The tendency of visitors to Derbyshire is to head north to the Peak District, missing all together Southern Derbyshire and its scattering of pretty villages of which Coton-in-the-Elms must rank as probably the most attractive. It might be somewhat presumptuous to claim it has Derbyshire’s answer to Bourton-on-the-Water - but without the gift shops and cafes. What it does have is a stream flowing by the side of the main street, with well mown grassy banks and a handsome brick bridge and wild fowl. The fowl even have their own road sign!
In the past Coton has been described as a small isolated village, lying in a predominantly agricultural area just outside the South Derbyshire coalfield. Although Netherseal Colliery, which was only one and a half miles away, once provided work for many of the villagers.
The pits have now closed, and the claim to isolation is no longer true, the village lying only two miles off the busy A38, which provides access to Birmingham. It is also within easy reach of several towns, including Burton, five miles to the north. The attractions of living in the country and the improved road communications have led to a rapid rise in the population of the village in recent years.
Coton-in-the-Elms was originally situated on a trading route and is mentioned in the Domesday Book, when it was held by the Abbot of Burton, on the condition that the Abbey supplied a hound on leash to the King when he visited Derbyshire. For many years the village was a chapelry and part of the parish of Lullington, until it was separated, in 1866. It has now overtaken Lullington in size.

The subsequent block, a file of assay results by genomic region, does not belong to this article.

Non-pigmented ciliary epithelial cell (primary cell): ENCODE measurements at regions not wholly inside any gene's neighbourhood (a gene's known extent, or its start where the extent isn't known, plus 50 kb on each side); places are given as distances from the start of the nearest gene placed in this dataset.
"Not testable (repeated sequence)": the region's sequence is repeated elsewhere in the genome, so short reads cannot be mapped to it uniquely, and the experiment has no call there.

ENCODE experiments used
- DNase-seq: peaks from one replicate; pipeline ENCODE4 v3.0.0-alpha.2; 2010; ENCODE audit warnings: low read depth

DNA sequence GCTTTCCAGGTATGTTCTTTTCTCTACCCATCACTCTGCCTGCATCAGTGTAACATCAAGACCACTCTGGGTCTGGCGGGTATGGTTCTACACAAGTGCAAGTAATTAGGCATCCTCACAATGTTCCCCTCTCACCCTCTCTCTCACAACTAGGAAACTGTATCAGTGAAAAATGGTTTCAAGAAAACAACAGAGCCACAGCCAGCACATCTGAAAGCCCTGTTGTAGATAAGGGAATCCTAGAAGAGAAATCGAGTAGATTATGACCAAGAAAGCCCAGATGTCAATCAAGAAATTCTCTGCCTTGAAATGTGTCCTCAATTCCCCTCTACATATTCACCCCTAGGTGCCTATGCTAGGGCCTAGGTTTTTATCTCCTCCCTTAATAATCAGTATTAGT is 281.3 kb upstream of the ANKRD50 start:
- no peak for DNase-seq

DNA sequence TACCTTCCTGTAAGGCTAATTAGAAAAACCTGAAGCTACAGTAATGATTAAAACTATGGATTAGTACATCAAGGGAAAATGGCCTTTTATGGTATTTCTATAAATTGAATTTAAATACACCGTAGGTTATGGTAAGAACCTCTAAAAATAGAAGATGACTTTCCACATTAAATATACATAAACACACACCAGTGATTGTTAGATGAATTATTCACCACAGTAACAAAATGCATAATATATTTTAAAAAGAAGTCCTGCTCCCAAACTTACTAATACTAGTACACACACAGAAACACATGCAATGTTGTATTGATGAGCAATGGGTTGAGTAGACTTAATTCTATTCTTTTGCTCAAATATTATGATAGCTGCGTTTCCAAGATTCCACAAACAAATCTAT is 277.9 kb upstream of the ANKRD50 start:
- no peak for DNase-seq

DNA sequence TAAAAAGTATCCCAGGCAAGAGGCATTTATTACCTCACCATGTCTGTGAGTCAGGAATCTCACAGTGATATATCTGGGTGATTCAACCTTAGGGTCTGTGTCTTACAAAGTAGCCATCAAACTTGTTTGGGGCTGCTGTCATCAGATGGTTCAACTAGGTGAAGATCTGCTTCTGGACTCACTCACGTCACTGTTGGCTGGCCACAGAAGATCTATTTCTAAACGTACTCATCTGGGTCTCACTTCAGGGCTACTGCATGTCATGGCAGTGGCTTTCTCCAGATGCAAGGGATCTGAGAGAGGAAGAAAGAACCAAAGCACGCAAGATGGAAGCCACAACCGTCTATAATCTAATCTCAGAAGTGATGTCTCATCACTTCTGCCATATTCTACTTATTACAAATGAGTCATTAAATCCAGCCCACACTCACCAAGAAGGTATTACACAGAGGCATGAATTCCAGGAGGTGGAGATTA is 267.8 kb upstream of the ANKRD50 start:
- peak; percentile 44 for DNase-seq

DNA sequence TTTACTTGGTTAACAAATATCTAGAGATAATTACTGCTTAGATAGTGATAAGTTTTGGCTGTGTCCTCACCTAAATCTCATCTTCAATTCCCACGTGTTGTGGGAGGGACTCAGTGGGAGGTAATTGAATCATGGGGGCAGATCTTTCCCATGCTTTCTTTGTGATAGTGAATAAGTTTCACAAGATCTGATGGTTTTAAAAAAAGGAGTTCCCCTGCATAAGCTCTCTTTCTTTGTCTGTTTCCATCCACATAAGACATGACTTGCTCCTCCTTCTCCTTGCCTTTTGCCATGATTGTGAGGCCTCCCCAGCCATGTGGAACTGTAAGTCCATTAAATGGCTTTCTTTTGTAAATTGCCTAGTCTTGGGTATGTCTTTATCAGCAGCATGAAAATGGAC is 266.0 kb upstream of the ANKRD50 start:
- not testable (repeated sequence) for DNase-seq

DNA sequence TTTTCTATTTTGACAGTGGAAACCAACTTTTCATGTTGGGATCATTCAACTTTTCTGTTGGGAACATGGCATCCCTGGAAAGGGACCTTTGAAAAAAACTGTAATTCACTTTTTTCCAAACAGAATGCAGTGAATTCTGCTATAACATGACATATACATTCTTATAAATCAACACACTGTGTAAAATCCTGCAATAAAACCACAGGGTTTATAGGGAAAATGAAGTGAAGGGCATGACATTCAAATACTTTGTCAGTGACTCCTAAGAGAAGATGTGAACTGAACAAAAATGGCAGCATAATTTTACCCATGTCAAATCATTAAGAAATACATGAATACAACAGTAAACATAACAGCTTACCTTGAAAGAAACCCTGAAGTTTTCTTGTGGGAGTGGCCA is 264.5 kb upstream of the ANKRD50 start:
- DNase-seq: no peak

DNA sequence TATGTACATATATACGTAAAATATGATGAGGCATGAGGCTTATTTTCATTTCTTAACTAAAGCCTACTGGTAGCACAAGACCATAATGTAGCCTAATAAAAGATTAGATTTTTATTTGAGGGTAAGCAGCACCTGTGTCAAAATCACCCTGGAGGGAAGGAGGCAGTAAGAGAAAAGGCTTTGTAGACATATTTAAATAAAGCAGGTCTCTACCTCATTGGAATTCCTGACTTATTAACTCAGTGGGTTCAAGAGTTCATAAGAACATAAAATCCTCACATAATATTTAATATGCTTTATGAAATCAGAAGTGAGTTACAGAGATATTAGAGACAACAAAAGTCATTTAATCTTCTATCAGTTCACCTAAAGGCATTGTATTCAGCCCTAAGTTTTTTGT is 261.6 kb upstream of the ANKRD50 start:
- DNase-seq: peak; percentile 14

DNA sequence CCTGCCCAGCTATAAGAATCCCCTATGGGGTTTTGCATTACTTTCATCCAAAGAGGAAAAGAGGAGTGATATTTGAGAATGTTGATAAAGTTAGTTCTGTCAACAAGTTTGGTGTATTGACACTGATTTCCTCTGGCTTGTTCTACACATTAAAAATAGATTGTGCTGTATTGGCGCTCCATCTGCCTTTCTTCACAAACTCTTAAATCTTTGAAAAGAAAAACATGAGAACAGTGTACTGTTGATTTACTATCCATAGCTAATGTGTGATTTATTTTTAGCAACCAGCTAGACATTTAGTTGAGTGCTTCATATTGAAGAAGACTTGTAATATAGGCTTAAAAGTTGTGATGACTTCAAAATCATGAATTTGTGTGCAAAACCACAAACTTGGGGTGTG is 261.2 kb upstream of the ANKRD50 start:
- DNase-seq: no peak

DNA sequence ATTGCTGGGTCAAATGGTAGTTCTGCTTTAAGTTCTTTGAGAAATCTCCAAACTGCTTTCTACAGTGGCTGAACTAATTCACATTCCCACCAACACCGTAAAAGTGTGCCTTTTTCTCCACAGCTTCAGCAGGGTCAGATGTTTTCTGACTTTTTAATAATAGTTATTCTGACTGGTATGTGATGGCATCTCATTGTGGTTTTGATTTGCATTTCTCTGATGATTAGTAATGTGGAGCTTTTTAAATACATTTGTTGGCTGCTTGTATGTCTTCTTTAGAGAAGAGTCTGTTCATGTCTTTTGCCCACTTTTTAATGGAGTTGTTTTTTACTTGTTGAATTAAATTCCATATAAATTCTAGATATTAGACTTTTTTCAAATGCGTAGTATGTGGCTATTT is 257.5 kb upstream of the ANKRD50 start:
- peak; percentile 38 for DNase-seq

Despite its air of peace and tranquility, the need to protect vital river crossing point has led to several skirmishes taking place in the area. The Lullington parish registers record that in 1642, Philip Greensmith, a soldier, was hanged at Coton for desertion during the Civil War. He was hung from a tree at Overfields Farm. This probably explains the marking of ‘Lad’s Grave’ on the Ordnance Survey Map, as the place where the unfortunate soldier was buried.
The present church of St Mary was built in 1846, twenty years before the separation, and as a result was consecrated as a chapelry of Lullington. It was the first church to be built on that site, but not in the village. There was a chapel in Coton as early as 1291, which stood behind where the Shoulder of Mutton now stands. It was disused after the Reformation, probably because the income was not sufficient to support the living. The chapel was demolished in 1571, when it is believed the bells were transferred to the church at Lullington, so that when the wind is blowing in the right direction the inhabitants of Coton could still hear them ringing on a Sunday morning.
There is a memorial in the churchyard to Corporal Russell Aston, who along with five other Royal Military Police soldiers was killed in Al Majar al-Kabir, near Basra, on 24 June 2003. He died three weeks before he was due to go home, when he and his colleagues were ambushed and slaughtered inside an Iraqi police station.
All the roads approaching the village were once lined with elm trees, but Dutch Elm Disease struck in the mid-twentieth century and there are now none left. The last to go were the three trees that lined the roadside along the main street.